NEW YORK (CNN/Money) -
Consolidated Freightways Corp., one of the nation's largest and oldest trucking companies, expected to file for bankruptcy court protection Tuesday, after telling employees and customers it would cease operations.
The company was the third largest in its sector of the trucking industry, known as less-than-truckload or LTL because it handled pallet-sized shipments of freight from multiple customers in the same truck. The 73-year-old, Vancouver, Wash.-based company has been struggling with losses even as other unionized competitors operating under the same labor deal made money throughout the recent economic downturn.
|Consolidated Freightways, the No. 3 company in its sector of the trucking industry, has halted operations due to financial problems.
It last reported a profit in the third quarter of 2000, and last month became one of a handful of companies to miss a Securities and Exchange Commission deadline for its CEO and chief financial officer to certify the validity of past results.
The company has yet to report second-quarter results, though it expects to do so at the time it files for bankruptcy court protection. It lost $36.5 million, or $1.64 a share, in the first quarter, and $104.3 million, or $4.74 a share, for all of 2001.
The final straw for the company was when one of the company's surety bondholders canceled coverage related to the company's self-insurance programs for worker's compensation and vehicular casualty, which resulted in a termination of discussions with lenders and possible investors. While the company's financial woes were well known in the industry, the speed of its demise over the weekend was somewhat of a surprise.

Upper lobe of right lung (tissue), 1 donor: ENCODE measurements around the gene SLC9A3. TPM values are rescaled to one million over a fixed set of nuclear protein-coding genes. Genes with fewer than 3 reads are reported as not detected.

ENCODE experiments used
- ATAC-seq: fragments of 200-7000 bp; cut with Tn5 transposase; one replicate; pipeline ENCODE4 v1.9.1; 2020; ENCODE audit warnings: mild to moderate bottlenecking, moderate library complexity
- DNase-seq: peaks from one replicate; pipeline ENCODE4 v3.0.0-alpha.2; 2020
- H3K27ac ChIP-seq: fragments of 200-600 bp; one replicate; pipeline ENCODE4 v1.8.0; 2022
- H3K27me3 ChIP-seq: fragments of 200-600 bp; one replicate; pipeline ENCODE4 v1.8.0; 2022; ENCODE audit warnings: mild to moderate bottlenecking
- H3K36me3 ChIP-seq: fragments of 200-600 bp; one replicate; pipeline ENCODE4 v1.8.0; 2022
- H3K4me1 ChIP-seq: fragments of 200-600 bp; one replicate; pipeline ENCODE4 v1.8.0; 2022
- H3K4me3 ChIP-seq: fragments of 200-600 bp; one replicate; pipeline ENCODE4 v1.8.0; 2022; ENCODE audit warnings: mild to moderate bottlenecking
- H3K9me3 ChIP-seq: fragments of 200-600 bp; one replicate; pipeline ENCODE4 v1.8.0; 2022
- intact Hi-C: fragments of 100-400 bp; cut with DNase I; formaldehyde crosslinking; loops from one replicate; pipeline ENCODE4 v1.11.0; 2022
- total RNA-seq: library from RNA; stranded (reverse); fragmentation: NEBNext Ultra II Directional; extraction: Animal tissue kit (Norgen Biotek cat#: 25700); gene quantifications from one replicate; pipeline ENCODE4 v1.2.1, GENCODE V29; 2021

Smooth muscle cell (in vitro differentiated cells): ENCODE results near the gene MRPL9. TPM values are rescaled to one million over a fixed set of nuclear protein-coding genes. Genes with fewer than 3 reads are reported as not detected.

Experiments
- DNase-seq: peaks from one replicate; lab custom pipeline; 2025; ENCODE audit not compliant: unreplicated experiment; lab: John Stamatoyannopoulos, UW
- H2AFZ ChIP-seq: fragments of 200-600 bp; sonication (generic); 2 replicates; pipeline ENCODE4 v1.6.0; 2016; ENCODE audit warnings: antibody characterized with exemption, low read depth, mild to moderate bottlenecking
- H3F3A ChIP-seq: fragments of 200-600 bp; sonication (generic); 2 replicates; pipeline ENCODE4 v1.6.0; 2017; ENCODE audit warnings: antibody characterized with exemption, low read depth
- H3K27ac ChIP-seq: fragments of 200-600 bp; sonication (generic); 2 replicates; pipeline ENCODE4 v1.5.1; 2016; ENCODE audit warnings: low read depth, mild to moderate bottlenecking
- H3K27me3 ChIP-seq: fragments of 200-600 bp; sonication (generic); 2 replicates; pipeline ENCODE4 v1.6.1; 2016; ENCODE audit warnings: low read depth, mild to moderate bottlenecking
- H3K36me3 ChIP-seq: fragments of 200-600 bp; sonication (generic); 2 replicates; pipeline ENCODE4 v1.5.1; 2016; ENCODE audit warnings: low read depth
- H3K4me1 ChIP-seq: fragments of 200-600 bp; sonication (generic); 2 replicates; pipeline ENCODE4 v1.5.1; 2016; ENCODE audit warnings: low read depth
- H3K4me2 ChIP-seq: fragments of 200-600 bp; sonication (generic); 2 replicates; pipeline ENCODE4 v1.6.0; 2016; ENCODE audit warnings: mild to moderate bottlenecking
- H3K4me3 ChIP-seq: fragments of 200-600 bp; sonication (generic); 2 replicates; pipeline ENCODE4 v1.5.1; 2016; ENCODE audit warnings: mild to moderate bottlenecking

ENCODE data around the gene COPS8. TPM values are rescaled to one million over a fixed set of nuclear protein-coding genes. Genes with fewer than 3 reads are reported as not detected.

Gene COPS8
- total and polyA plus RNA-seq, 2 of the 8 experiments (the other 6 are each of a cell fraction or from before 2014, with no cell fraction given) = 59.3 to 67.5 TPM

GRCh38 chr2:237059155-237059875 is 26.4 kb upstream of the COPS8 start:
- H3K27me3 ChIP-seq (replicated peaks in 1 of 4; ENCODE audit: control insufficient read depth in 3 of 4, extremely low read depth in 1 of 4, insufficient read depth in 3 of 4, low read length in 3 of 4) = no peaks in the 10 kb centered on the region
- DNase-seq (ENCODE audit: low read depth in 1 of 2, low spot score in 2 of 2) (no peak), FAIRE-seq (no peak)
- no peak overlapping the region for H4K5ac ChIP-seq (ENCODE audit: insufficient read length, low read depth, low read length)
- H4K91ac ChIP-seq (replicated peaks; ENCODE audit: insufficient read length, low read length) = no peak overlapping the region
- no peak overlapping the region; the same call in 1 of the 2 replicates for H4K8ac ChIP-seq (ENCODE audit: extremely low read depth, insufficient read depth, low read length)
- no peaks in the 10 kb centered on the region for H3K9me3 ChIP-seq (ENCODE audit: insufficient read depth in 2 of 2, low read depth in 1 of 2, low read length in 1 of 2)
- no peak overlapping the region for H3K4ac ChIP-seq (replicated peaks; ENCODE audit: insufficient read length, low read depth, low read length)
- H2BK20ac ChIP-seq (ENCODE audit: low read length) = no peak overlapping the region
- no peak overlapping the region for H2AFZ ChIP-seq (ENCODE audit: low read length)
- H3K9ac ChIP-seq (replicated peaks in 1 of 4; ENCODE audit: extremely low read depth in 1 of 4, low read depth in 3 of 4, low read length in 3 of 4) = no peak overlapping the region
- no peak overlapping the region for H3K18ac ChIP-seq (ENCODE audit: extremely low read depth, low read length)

"Historically,it takes a long time for a trucking company to bleed itself out of business," said Mark Levin, analyst with Davenport & Co.
About 80 percent of the company's 15,500 employees were terminated immediately, after a phone message Monday told them not to bother to report to work Tuesday following the Labor Day holiday. The company said the remaining employees will be let go after handling an orderly liquidation of the business.
Shareholders will also be out of luck. The company issued a statement Tuesday afternoon saying that since it is unlikely that it will be able to fully satisfy the claims of creditors from the proceeds of any sale or liquidation, it does not believe there will be anything left over for current shareholders. Trading in CF (CFWYE: Research, Estimates) remained halted on its news Tuesday, after closing up 4 cents at 71 cents in trading Friday before the Labor Day holiday.
The company had been negotiating with the union on possible concessions to try to save the company, as well as having discussions with investors and lenders to provide the resources it needed to get back on its feet.
"We expected that recent discussions with our banks, other lenders and real estate investors would enable us to obtain significant additional financial resources and that, together with the combined efforts of employees, we would be successful in our restructuring efforts," said a statement from John Brincko, a turnaround expert brought in as CEO in early July. "Unfortunately, this has not been the case."